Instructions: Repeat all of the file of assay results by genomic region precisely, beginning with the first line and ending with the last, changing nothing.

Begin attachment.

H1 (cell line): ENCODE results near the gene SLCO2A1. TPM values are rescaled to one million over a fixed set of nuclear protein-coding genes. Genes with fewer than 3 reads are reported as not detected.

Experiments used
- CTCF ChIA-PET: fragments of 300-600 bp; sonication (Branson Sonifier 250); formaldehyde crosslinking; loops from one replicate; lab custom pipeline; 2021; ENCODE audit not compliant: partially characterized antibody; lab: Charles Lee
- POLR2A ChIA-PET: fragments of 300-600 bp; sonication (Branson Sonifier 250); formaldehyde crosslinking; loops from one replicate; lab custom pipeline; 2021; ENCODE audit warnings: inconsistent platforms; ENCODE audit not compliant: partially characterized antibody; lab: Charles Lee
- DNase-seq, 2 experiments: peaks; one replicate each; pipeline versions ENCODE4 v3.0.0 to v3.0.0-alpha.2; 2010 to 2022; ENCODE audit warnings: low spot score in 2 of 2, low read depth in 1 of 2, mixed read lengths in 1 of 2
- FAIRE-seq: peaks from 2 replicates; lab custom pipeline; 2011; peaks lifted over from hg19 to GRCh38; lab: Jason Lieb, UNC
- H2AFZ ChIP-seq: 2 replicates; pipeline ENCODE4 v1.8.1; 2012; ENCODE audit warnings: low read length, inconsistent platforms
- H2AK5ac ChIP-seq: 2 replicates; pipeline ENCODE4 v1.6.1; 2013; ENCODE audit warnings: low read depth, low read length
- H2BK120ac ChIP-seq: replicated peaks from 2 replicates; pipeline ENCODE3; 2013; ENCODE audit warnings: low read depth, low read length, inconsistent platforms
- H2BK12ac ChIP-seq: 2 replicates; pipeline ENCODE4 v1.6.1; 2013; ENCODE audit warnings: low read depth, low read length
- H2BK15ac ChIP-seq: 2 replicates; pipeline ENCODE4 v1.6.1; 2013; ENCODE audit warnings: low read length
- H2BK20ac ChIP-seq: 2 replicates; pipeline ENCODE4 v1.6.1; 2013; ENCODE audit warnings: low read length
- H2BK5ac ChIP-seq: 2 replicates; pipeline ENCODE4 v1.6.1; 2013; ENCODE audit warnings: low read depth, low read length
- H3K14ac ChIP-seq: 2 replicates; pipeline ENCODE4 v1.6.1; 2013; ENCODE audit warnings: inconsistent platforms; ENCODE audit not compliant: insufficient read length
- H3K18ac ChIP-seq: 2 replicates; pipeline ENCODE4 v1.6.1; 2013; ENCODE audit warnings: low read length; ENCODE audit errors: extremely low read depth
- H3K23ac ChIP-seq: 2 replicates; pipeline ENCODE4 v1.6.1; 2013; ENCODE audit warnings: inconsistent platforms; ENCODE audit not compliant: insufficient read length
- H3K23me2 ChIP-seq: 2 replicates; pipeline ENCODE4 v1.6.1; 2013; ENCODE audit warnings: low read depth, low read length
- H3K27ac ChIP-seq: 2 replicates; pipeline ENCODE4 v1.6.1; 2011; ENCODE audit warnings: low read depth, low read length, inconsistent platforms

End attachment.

H1 (cell line): ENCODE results near the gene SLCO2A1. TPM values are rescaled to one million over a fixed set of nuclear protein-coding genes. Genes with fewer than 3 reads are reported as not detected.

Experiments used
- CTCF ChIA-PET: fragments of 300-600 bp; sonication (Branson Sonifier 250); formaldehyde crosslinking; loops from one replicate; lab custom pipeline; 2021; ENCODE audit not compliant: partially characterized antibody; lab: Charles Lee
- POLR2A ChIA-PET: fragments of 300-600 bp; sonication (Branson Sonifier 250); formaldehyde crosslinking; loops from one replicate; lab custom pipeline; 2021; ENCODE audit warnings: inconsistent platforms; ENCODE audit not compliant: partially characterized antibody; lab: Charles Lee
- DNase-seq, 2 experiments: peaks; one replicate each; pipeline versions ENCODE4 v3.0.0 to v3.0.0-alpha.2; 2010 to 2022; ENCODE audit warnings: low spot score in 2 of 2, low read depth in 1 of 2, mixed read lengths in 1 of 2
- FAIRE-seq: peaks from 2 replicates; lab custom pipeline; 2011; peaks lifted over from hg19 to GRCh38; lab: Jason Lieb, UNC
- H2AFZ ChIP-seq: 2 replicates; pipeline ENCODE4 v1.8.1; 2012; ENCODE audit warnings: low read length, inconsistent platforms
- H2AK5ac ChIP-seq: 2 replicates; pipeline ENCODE4 v1.6.1; 2013; ENCODE audit warnings: low read depth, low read length
- H2BK120ac ChIP-seq: replicated peaks from 2 replicates; pipeline ENCODE3; 2013; ENCODE audit warnings: low read depth, low read length, inconsistent platforms
- H2BK12ac ChIP-seq: 2 replicates; pipeline ENCODE4 v1.6.1; 2013; ENCODE audit warnings: low read depth, low read length
- H2BK15ac ChIP-seq: 2 replicates; pipeline ENCODE4 v1.6.1; 2013; ENCODE audit warnings: low read length
- H2BK20ac ChIP-seq: 2 replicates; pipeline ENCODE4 v1.6.1; 2013; ENCODE audit warnings: low read length
- H2BK5ac ChIP-seq: 2 replicates; pipeline ENCODE4 v1.6.1; 2013; ENCODE audit warnings: low read depth, low read length
- H3K14ac ChIP-seq: 2 replicates; pipeline ENCODE4 v1.6.1; 2013; ENCODE audit warnings: inconsistent platforms; ENCODE audit not compliant: insufficient read length
- H3K18ac ChIP-seq: 2 replicates; pipeline ENCODE4 v1.6.1; 2013; ENCODE audit warnings: low read length; ENCODE audit errors: extremely low read depth
- H3K23ac ChIP-seq: 2 replicates; pipeline ENCODE4 v1.6.1; 2013; ENCODE audit warnings: inconsistent platforms; ENCODE audit not compliant: insufficient read length
- H3K23me2 ChIP-seq: 2 replicates; pipeline ENCODE4 v1.6.1; 2013; ENCODE audit warnings: low read depth, low read length
- H3K27ac ChIP-seq: 2 replicates; pipeline ENCODE4 v1.6.1; 2011; ENCODE audit warnings: low read depth, low read length, inconsistent platforms